Landlord mortgage costs rise by 40%

Landlords are spending 40% more on mortgage interest year-on-year, research from Hamptons has found.

In August, mortgaged investors handed over an average of 37% of their rental income in mortgage costs, up from 28% the same month a year ago.

Annual rental growth was in double-digits across Great Britain during September, with the average cost of a new let up 11.7% on last year

The average mortgage rate on outstanding landlord debt stood at 3.4% in August, so it’s set to rise once products come to the end of their fixed and reduced periods.

Aneisha Beveridge, head of research at Hamptons, said: “With mortgage interest often landlords’ largest cost, the pace at which rates have risen has squeezed investors. Even if there are no further rate hikes by the Bank of England, we could see the amount of mortgage interest paid by landlords exceed £20bn over the next two years.

“This has the potential to eat up just over half the amount mortgaged landlords receive in rent. For some investors, this will be unaffordable, and they will likely bow out, keeping upward pressure on rents.

“A decade of cheap money and rising house prices encouraged many landlords to remortgage and extract cash out of their buy-to-let when remortgaging. Our analysis suggests that most of this money wasn’t reinvested back into buying rental homes and was invested elsewhere or used to help their children buy their first home. Rising rates will reverse this flow of finance, pulling cash out of the economy and back into the housing market as investors look to pay down their debt instead.”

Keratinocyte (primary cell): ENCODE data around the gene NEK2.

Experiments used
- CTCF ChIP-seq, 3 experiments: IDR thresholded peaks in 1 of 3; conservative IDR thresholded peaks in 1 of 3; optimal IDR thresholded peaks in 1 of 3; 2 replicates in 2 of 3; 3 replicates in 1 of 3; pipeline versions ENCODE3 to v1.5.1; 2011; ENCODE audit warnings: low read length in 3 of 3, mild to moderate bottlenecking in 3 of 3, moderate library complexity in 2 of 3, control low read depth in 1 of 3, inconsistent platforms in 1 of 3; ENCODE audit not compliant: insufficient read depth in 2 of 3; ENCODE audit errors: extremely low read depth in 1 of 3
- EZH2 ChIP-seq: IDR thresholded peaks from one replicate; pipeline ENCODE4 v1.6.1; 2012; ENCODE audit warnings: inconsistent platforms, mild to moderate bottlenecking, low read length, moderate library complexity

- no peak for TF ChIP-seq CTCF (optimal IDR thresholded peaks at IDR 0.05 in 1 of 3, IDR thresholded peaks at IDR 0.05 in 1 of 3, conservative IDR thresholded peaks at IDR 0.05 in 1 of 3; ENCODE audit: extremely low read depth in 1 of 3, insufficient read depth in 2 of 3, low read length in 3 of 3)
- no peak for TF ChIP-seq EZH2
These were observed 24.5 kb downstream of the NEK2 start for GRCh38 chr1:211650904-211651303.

Annual rental growth across Great Britain remained in double-digits during September, with the average cost of a new let up 11.7% on the same period 12 months ago.

This is the second fastest increase on record, surpassed only by August’s figure of 12.0%. The average rent in Great Britain now stands at £1,325pcm, up from £1,186 in September 2022.

Rents are rising faster in London than anywhere else. The average cost of renting a property in the capital was £322 pcm or 15.7% more expensive than it was at the same time last year.

Rental growth is lowest in Wales, at 5.2%, followed by the South West, at 7.6%.